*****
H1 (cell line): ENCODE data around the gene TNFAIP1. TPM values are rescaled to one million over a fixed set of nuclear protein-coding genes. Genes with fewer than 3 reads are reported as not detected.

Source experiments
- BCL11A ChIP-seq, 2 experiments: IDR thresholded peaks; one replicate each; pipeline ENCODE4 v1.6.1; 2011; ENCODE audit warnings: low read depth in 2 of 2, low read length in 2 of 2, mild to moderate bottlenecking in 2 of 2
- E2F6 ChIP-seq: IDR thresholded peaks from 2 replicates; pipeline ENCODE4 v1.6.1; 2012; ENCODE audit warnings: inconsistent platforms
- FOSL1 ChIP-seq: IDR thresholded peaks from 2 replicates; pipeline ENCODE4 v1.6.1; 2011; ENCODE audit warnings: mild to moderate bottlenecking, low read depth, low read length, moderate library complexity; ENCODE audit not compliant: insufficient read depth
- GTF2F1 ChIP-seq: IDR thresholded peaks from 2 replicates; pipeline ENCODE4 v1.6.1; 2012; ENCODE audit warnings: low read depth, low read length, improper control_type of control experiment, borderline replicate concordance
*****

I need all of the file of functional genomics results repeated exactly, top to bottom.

H1 (cell line): ENCODE data around the gene TNFAIP1. TPM values are rescaled to one million over a fixed set of nuclear protein-coding genes. Genes with fewer than 3 reads are reported as not detected.

Source experiments
- BCL11A ChIP-seq, 2 experiments: IDR thresholded peaks; one replicate each; pipeline ENCODE4 v1.6.1; 2011; ENCODE audit warnings: low read depth in 2 of 2, low read length in 2 of 2, mild to moderate bottlenecking in 2 of 2
- E2F6 ChIP-seq: IDR thresholded peaks from 2 replicates; pipeline ENCODE4 v1.6.1; 2012; ENCODE audit warnings: inconsistent platforms
- FOSL1 ChIP-seq: IDR thresholded peaks from 2 replicates; pipeline ENCODE4 v1.6.1; 2011; ENCODE audit warnings: mild to moderate bottlenecking, low read depth, low read length, moderate library complexity; ENCODE audit not compliant: insufficient read depth
- GTF2F1 ChIP-seq: IDR thresholded peaks from 2 replicates; pipeline ENCODE4 v1.6.1; 2012; ENCODE audit warnings: low read depth, low read length, improper control_type of control experiment, borderline replicate concordance